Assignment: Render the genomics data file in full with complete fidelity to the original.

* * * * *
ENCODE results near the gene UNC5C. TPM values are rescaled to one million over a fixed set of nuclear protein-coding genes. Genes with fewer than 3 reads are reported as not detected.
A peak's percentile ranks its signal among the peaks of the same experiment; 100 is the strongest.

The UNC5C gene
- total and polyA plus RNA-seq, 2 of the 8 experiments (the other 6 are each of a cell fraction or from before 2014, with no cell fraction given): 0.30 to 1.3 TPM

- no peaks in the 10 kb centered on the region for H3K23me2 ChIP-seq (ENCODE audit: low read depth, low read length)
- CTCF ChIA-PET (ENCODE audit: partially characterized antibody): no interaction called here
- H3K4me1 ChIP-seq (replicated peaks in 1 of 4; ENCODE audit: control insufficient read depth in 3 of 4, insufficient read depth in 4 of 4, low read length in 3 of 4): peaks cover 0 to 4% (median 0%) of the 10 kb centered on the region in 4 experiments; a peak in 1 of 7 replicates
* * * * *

ENCODE results near the gene UNC5C. TPM values are rescaled to one million over a fixed set of nuclear protein-coding genes. Genes with fewer than 3 reads are reported as not detected.
A peak's percentile ranks its signal among the peaks of the same experiment; 100 is the strongest.

The UNC5C gene
- total and polyA plus RNA-seq, 2 of the 8 experiments (the other 6 are each of a cell fraction or from before 2014, with no cell fraction given): 0.30 to 1.3 TPM

- no peaks in the 10 kb centered on the region for H3K23me2 ChIP-seq (ENCODE audit: low read depth, low read length)
- CTCF ChIA-PET (ENCODE audit: partially characterized antibody): no interaction called here
- H3K4me1 ChIP-seq (replicated peaks in 1 of 4; ENCODE audit: control insufficient read depth in 3 of 4, insufficient read depth in 4 of 4, low read length in 3 of 4): peaks cover 0 to 4% (median 0%) of the 10 kb centered on the region in 4 experiments; a peak in 1 of 7 replicates